Makrut Lime Leaves

Makrut Lime Leaves

illustration of makrut lime

Makrut Lime


The intensely fragrant fruit and hourglass-shaped leaves of a citrus plant

Makrut lime leaves have been a mainstay in Southeast Asian cuisine for many years, but have recently gained more popularity in the bartending world for their unique potency. The leaves, zest, and small squeeze of juice add an essential citrus element that isn't quite lemony and isn't quite limy.

Flavor & Aroma

The beauty of makrut limes is just how fragrant and potent both the leaves and fruits are. As soon as you open a jar of them, your nose is hit by a remarkable freshness along with floral notes. Don't be fooled by their place in the citrus family, the limes have very low acidity and there is barely any juice inside of the fruit. If you can get a drop of juice, you'll find that the juice is slightly bitter and a little bit goes a long way. Use the fruits to balance seafood dishes or ingredients like onion and garlic. When using the fresh leaves as a garnish, remember to remove the central vein first as it is inedible.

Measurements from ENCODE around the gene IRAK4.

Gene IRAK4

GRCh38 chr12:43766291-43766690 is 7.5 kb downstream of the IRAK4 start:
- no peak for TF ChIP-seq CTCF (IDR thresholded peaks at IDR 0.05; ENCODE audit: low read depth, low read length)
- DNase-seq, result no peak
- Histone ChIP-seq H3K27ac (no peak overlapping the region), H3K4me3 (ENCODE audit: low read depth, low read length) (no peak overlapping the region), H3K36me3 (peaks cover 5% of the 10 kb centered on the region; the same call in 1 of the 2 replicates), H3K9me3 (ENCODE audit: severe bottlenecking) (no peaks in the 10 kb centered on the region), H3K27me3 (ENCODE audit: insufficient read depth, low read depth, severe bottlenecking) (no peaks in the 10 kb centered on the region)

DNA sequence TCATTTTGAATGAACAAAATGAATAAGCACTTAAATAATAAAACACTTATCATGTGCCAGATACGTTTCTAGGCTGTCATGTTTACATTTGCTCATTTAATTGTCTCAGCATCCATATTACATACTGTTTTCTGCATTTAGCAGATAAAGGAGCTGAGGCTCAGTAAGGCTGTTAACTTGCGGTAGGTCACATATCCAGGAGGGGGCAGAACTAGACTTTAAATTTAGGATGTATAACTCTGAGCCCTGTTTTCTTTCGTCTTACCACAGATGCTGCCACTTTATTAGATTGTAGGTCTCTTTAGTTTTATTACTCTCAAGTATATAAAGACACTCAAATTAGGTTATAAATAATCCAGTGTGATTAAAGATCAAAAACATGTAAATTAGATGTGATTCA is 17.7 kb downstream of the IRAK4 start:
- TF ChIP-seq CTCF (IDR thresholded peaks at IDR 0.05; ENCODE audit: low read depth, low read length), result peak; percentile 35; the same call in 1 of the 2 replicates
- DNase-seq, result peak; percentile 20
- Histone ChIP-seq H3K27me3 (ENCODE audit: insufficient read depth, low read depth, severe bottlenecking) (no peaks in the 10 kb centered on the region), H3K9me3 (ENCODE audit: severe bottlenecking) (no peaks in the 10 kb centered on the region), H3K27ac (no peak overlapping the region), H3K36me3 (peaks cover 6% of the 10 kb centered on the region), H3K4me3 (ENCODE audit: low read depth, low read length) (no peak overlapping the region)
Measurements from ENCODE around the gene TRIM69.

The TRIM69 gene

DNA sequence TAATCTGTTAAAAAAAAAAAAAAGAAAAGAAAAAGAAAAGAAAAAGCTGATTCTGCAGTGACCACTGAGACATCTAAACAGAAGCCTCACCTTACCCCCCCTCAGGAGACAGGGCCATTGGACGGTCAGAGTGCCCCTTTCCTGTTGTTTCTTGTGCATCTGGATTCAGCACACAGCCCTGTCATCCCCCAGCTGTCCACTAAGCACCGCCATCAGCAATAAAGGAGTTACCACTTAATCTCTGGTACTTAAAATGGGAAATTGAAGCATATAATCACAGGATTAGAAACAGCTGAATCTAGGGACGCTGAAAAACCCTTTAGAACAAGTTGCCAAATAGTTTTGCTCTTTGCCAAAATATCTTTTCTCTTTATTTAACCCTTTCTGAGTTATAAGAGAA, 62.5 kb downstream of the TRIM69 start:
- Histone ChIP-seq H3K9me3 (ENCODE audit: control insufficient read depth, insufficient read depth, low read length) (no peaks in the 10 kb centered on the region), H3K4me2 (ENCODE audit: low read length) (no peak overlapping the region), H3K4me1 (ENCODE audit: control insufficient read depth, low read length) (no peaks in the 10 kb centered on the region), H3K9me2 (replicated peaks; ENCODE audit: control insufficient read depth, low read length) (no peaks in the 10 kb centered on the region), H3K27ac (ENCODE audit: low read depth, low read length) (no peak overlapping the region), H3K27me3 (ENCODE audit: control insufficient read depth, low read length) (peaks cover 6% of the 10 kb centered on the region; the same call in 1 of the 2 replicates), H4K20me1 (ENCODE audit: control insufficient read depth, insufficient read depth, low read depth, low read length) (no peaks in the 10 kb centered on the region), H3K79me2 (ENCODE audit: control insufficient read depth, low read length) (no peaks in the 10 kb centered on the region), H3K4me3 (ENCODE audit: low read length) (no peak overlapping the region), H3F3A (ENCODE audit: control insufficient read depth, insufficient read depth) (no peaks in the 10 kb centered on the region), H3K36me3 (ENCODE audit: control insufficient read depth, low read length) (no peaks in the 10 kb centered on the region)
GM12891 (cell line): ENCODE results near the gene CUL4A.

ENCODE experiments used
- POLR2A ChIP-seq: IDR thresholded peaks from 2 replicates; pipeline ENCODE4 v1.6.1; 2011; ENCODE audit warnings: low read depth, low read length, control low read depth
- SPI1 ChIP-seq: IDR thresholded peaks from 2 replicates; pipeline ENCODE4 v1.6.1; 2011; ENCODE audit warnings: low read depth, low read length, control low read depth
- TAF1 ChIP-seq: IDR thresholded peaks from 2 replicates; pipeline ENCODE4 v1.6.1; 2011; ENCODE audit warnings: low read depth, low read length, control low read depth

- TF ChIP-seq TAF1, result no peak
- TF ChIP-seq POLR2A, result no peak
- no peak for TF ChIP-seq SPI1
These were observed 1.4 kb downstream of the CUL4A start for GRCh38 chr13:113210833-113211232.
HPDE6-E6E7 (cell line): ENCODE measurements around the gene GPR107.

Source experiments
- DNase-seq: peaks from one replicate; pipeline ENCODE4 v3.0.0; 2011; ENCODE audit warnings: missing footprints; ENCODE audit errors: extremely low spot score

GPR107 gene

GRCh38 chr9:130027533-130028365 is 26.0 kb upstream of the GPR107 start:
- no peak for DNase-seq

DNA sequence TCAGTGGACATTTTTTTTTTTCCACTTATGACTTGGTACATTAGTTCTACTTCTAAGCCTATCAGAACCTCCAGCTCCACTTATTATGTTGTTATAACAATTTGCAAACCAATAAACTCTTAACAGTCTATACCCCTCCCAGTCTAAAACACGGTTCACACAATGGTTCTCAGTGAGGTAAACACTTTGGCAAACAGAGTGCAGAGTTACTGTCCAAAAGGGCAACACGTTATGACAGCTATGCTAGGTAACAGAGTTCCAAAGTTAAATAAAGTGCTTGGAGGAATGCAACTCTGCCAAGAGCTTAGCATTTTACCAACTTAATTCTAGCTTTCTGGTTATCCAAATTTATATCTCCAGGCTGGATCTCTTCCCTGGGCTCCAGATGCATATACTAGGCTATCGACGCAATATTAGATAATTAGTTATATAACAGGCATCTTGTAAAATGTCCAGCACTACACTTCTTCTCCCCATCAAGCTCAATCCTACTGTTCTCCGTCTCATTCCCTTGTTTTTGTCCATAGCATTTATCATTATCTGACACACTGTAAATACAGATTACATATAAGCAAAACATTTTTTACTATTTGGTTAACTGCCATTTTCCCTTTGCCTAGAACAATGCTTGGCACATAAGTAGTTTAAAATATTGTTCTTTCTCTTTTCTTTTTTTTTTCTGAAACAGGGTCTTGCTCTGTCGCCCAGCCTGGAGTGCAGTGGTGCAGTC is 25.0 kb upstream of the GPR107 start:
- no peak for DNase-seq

Another great thing about makrut limes is that the leaves and fruit are just as amazing dried as they are fresh, so you can enjoy them all year long. At La Boite, we purchase the leaves and limes at peak season and dry them in-house to ensure maximum quality.


Native to Southeast Asia and cultivated in Southeast Asia, Australia, and the United States (California and Florida)

Harvest Season

Makrut limes grow on a bushy plant and both the leaves and the lime fruit can be harvested at different times throughout the year. The leaves have two lobes connected by a central vein, can vary greatly in size, and can be picked throughout the year as needed.

The fruit themselves are a wrinkle, knobby lime that turns dark green when it's at its peak at the beginning of the fall.

Usage Ideas

1. Infused dried makrut lime leaves in simmering orange juice, strain, chill, and use the juice for mimosas.

2. Grate some dried makrut limes with a Microplane over seared scallops.

3. Marinate green beans with olive oil, garlic, and ground makrut lime leaves before grilling.

Other Pairings

Crab spring rolls • Shrimp coconut soup • Pad Thai • Steamed bok choy • Pork and peanut meatballs • Flavored rum • Tom kha gai

Recipes Using Makrut Lime Leaves